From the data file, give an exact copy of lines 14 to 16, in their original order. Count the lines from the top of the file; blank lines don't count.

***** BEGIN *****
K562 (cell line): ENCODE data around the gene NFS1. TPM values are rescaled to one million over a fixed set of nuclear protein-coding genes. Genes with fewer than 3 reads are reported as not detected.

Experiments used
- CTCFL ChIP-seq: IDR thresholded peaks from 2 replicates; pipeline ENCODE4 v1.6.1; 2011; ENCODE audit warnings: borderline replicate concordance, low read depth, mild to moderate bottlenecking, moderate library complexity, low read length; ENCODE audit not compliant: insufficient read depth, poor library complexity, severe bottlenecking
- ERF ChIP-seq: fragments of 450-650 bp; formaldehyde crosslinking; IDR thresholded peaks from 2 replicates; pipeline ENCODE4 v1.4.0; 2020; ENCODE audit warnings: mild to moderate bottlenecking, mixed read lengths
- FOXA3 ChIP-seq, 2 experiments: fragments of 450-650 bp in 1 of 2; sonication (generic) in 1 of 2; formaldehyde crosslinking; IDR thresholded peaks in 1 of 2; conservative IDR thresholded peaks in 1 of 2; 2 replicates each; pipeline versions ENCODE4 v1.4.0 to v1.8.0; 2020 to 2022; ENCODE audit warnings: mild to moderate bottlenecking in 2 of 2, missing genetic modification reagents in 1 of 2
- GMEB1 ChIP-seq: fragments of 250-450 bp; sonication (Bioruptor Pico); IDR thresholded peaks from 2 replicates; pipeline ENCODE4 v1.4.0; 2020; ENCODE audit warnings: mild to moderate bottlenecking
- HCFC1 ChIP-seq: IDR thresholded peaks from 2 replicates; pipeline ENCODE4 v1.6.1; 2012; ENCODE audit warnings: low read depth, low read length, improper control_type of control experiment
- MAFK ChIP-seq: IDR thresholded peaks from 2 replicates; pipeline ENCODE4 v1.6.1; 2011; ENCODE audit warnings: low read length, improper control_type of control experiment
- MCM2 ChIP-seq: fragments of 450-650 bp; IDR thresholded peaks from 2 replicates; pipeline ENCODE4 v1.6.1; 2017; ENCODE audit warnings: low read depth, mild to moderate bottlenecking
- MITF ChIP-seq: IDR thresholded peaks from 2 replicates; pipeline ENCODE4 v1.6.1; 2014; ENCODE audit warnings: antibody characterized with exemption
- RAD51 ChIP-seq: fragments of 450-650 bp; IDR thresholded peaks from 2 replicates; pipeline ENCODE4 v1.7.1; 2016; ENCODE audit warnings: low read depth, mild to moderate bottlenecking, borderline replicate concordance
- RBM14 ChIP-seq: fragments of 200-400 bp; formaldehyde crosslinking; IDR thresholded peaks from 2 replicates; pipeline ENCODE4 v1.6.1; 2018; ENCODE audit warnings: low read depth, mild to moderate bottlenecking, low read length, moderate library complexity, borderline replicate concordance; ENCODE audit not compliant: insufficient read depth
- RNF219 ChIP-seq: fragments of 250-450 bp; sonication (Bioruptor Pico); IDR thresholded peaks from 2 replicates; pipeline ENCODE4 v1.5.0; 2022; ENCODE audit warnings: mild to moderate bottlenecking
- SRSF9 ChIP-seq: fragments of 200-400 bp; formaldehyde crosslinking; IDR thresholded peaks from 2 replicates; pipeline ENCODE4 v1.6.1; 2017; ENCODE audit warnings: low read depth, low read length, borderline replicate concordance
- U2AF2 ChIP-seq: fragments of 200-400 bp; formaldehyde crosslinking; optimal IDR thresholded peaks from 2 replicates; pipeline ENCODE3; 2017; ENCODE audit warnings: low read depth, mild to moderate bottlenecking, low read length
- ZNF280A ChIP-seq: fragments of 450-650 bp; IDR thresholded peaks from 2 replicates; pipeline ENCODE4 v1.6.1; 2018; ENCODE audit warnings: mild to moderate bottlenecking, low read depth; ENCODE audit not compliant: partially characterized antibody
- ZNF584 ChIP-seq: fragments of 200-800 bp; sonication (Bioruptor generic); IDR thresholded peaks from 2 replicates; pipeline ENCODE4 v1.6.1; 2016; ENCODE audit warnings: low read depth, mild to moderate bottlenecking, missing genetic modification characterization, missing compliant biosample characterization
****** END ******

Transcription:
- SRSF9 ChIP-seq: fragments of 200-400 bp; formaldehyde crosslinking; IDR thresholded peaks from 2 replicates; pipeline ENCODE4 v1.6.1; 2017; ENCODE audit warnings: low read depth, low read length, borderline replicate concordance
- U2AF2 ChIP-seq: fragments of 200-400 bp; formaldehyde crosslinking; optimal IDR thresholded peaks from 2 replicates; pipeline ENCODE3; 2017; ENCODE audit warnings: low read depth, mild to moderate bottlenecking, low read length
- ZNF280A ChIP-seq: fragments of 450-650 bp; IDR thresholded peaks from 2 replicates; pipeline ENCODE4 v1.6.1; 2018; ENCODE audit warnings: mild to moderate bottlenecking, low read depth; ENCODE audit not compliant: partially characterized antibody